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Oskar Potiorek

general oskar potiorek, oskar potiorek
World War I

  • Battle of Cer
  • Battle of Drina
  • Battle of Kolubara

Oskar Potiorek 20 November 1853 – 17 December 1933 was an officer of the Austro-Hungarian Army, who served as Governor of Bosnia and Herzegovina from 1911 to 1914 He was a passenger in the car carrying Archduke Franz Ferdinand of Austria and his wife Duchess Sophie of Hohenberg when they were assassinated in Sarajevo on 28 June 1914 In the following World War I, Potiorek commanded the Austro-Hungarian forces in the Serbian Campaign of 1914/15

Contents

  • 1 Early life
  • 2 Assassination of Archduke Ferdinand
  • 3 After Ferdinand's assassination
  • 4 Death and legacy
  • 5 References
  • 6 Further reading
  • 7 External links

Early lifeedit

Born in Bad Bleiberg, Carinthia the son of a mining official, Potiorek attended the Imperial and Royal military institute of technology and the Kriegsschule academy in Vienna He joined the Austro-Hungarian general staff in 1879, appointed deputy chief by Emperor Franz Joseph in 1902 However, the emperor ignored his ambitions, when in 1906 he filled the post of Chief-of-Staff with Feldmarschall-Leutnant Franz Conrad von Hötzendorf at the behest of heir presumptive and deputy commander-in-chief Archduke Franz Ferdinand Potiorek became Commanding General at Graz, Styria in the rank of a Feldzeugmeister Serving as Inspector General in Sarajevo since 1910, he was appointed Bosnian governor Landeschef the next year, holding both civil and military offices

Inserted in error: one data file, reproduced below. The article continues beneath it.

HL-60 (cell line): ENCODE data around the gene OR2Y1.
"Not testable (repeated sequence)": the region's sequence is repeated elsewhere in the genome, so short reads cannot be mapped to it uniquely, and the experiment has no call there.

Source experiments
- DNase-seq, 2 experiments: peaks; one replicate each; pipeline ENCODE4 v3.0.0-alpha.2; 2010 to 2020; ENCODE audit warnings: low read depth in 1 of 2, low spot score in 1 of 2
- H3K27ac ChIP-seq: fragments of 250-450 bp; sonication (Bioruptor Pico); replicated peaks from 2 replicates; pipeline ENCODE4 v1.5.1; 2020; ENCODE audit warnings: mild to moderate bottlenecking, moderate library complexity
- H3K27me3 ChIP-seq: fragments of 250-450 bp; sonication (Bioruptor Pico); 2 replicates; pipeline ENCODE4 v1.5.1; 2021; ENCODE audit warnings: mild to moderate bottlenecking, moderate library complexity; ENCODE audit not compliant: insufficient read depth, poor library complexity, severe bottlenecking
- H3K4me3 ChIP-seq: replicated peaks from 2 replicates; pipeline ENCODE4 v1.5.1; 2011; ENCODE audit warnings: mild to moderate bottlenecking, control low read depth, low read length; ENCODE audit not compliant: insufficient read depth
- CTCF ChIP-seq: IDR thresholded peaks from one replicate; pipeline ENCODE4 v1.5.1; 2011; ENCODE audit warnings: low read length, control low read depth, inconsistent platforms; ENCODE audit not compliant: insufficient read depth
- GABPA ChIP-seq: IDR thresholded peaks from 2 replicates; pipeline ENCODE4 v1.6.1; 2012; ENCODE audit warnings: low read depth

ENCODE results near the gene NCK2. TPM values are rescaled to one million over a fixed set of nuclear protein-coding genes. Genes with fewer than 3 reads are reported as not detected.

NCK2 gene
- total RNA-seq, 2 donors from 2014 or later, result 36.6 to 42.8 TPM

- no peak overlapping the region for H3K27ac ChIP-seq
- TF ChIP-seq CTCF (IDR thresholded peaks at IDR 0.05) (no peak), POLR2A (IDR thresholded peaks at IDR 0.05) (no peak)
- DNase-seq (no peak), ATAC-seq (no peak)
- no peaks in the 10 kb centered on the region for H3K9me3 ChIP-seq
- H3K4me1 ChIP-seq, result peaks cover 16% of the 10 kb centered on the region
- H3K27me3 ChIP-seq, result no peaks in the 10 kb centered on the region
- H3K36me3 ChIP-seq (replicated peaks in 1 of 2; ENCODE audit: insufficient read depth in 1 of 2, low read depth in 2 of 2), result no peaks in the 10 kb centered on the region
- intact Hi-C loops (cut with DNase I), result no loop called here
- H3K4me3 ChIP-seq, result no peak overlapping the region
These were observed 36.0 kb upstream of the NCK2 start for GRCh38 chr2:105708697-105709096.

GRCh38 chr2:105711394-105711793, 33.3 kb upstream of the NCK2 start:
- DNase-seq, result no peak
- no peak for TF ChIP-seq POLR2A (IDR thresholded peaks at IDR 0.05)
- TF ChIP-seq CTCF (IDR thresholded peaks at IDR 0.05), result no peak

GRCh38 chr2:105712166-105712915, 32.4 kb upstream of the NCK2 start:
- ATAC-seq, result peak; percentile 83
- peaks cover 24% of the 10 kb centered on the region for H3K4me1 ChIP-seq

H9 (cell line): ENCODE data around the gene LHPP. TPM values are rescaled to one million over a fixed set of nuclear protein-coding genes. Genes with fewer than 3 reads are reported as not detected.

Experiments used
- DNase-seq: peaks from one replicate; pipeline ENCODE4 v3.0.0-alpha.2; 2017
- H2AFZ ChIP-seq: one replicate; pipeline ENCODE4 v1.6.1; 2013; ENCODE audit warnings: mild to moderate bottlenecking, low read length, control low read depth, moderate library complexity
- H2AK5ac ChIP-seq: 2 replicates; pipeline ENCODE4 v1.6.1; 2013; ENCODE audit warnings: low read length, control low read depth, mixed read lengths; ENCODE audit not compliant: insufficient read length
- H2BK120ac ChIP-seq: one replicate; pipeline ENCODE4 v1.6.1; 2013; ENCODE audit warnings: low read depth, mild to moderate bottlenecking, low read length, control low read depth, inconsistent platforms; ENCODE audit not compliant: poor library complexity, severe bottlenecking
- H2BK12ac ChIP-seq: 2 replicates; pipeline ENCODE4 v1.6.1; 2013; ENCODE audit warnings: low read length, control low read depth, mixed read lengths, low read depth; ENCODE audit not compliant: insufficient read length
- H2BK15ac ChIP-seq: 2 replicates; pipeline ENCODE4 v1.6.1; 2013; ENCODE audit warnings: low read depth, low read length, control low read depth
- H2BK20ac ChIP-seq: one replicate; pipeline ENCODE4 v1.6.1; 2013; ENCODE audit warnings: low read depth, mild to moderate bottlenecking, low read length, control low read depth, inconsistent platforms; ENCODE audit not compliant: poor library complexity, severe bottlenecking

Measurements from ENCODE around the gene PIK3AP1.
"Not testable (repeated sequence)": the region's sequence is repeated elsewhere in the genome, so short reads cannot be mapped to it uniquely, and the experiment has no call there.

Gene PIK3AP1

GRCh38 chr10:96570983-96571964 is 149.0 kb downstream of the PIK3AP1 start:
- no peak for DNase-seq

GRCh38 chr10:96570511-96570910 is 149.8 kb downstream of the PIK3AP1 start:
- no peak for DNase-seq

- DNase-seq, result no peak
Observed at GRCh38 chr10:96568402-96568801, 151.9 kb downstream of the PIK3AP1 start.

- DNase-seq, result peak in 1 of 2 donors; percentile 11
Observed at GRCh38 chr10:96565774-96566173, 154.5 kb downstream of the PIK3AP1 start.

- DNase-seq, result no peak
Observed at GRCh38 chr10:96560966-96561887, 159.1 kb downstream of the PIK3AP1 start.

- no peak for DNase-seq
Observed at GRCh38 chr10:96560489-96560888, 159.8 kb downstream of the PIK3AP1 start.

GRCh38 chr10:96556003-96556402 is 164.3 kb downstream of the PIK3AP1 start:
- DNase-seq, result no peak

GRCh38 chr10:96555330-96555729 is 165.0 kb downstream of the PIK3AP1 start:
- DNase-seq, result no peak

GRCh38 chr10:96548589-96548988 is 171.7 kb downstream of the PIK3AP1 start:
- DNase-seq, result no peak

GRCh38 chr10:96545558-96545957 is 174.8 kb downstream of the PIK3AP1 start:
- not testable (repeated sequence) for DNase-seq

In 1913 Potiorek had invited Archduke Franz Ferdinand and his wife Sophie to watch his troops on maneuvers scheduled for 26 and 27 June 1914 An attack on the life of former governor Marijan Varešanin in 1910 and several rumours on future assaults leaked by Serbian Prime Minister Nikola Pašić did not keep the archduke from a public appearance in Sarajevo, backed by Potiorek who worried about his own prestige

Assassination of Archduke Ferdinandedit

Main article: Assassination of Archduke Franz Ferdinand of Austria

On 28 June the royal couple arrived from Ilidža by train and went to Philipovic army camp where Franz Ferdinand performed a brief review of the troops Potiorek was waiting to take the royal party to the city hall present-day National and University Library of Bosnia and Herzegovina for the official reception Franz Ferdinand, his wife and several officials switched into a six-car motorcade driving down Appel Quay along Miljacka River without further security measures Potiorek was in the second car, a Gräf & Stift open six-seater driven by Leopold Lojka, together with the owner Count Harrach and the royal couple At 10:10, when the vehicles passed the central police station, assassin Nedeljko Čabrinović hurled a hand grenade at the archduke's car Lojka accelerated when he saw the object flying towards the car, the grenade bounced off the coachwork and exploded under the wheel of the next car, wounding the passengers and several spectators

Latin Bridge, Sarajevo

A furious Franz Ferdinand, after attending the official reception at the City Hall, asked about visiting the members of his party that had been wounded by the bomb A member of the archduke's staff, Andreas von Morsey, according to his own accounts suggested this might be dangerous, but Potiorek replied "Do you think Sarajevo is full of assassins I will take responsibility" Nevertheless, the governor decided that the royal car should travel on an alternative route to the Sarajevo hospital However, he forgot to tell the driver about this decision On the way to the hospital, he took a right turn on the Latin Bridge, where one of the conspirators, Gavrilo Princip, was sitting in a corner café at the time The assassin had already abandoned his plans, when he saw the alerted driver began to back up the car right in front of him He stepped forward, drew his gun, and at a distance of about five feet, fired several times into the car Franz Ferdinand was hit in the neck and Sophie in the abdomen Neither Potiorek nor Count Harrach or Lojka were injured1 Princip later claimed that the bullet that killed Sophie was meant for the governor